Cash Value Added (CVA) is an enterprise profitability measure defined as the enterprise-generated EBITDA, less tax, less its expected return. CVA may be a somewhat esoteric metric developed by the research firm Boston Consulting Group, which measures a company’s ability to get income above and beyond its cost of capital. The required return is an annuity based on the purchase price of the assets being used in the business, inflated with the value of money today, the weighted average cost of capital (WACC), and the assets’ economic life.

In general, a high CVA signifies the capacity of a company to produce net income from one financial cycle to the next. There is an absolute sum of residual. The CVA is determined by subtracting the cost of capital employed expressed as a minimum cash flow required from the cash flow generated in a year. This can also be represented as an index, where the necessary return divides the CVA. The CVA is positive and value is generated when the particular income is above the minimum income required to hide the value of capital employed. An index of quite 1.0 will indicate profitability while an index below 1.0 will indicate value destruction.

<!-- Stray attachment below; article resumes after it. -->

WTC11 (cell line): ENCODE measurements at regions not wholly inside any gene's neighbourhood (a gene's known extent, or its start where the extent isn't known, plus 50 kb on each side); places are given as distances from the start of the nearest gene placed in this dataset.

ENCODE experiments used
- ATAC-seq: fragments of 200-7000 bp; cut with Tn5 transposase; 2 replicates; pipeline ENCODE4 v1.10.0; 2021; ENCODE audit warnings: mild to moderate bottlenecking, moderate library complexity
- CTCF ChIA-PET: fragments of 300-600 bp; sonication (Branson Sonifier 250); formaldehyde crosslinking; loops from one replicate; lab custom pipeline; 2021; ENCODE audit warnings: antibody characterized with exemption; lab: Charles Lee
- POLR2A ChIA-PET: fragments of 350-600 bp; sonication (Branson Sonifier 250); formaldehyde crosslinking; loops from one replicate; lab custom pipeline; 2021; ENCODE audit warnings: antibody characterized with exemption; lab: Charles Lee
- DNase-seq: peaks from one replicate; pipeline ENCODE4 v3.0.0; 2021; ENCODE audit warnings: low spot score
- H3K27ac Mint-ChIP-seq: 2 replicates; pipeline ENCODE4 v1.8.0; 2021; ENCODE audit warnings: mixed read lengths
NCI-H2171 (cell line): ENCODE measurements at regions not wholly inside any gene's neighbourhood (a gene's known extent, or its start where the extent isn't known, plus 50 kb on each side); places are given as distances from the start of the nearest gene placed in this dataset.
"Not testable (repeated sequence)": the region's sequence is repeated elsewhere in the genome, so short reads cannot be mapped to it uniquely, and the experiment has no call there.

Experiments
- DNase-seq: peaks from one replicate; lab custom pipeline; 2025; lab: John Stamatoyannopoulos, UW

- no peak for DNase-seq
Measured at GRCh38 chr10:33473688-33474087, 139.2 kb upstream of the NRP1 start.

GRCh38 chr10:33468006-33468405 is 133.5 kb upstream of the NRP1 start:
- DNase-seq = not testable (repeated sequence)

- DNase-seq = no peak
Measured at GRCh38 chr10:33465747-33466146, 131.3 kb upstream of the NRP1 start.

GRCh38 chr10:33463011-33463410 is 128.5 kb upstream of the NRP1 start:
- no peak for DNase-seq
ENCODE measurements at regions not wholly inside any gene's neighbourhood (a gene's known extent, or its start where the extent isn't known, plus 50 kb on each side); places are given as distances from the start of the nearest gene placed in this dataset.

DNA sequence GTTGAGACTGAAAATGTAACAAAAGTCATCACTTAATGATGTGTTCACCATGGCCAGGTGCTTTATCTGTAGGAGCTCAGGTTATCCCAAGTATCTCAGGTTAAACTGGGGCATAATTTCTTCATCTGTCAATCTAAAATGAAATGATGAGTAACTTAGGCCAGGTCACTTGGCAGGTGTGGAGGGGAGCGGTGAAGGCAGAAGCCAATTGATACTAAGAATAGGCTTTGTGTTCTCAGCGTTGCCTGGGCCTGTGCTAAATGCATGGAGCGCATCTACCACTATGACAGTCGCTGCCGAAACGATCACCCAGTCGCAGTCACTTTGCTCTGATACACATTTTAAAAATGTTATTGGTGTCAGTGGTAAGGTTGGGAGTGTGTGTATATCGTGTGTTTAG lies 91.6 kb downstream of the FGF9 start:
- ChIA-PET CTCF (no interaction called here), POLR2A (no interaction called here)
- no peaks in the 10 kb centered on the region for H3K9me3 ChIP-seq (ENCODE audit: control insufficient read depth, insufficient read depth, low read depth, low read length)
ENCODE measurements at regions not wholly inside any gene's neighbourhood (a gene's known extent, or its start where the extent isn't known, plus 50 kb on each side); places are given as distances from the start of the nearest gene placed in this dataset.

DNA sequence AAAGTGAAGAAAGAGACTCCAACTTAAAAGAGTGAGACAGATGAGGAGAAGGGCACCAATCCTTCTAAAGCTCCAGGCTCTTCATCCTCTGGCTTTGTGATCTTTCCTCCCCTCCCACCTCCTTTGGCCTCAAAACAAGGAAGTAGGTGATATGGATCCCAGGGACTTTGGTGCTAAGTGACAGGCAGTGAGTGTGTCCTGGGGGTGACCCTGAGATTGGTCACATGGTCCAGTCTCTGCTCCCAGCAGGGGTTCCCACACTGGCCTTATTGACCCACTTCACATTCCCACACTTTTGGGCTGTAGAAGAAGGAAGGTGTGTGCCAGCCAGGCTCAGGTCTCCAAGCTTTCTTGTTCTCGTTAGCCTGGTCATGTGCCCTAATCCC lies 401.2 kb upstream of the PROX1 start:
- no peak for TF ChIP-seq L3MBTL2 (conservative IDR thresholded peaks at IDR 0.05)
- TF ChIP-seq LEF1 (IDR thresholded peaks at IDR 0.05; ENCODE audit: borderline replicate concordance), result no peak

The Boston Consulting Group designed the following two CVA calculation methods:

Direct: CVA = gross cash flow – economic depreciation – capital charge

Indirect: CVA = (CFROI – cost of capital) x gross investment

Where:

CFROI is cash flow return on investment, or ((gross cash flow – economic depreciation) / gross investment)

Economic depreciation is (WACC / (1+WACC)^n -1)

Gross cash flow is adjusted profit + interest expense + depreciation

The capital charge is the cost of capital x gross investment

Gross investment is net current assets + historical initial cost

In reality, CVA gives investors an idea of the capacity of the company to produce cash from one fiscal cycle to another. The minimum cash flow needed is the amount of the needed return on capital hired, a rate of capital recovery, and the flat rate of taxation. CVA focuses primarily on the cash flow of a business while the EVA focuses on the overall valuation of a company. Capital returns are measured using the weighted average capital cost (WACC) which includes both debt and equity.

Information Sources: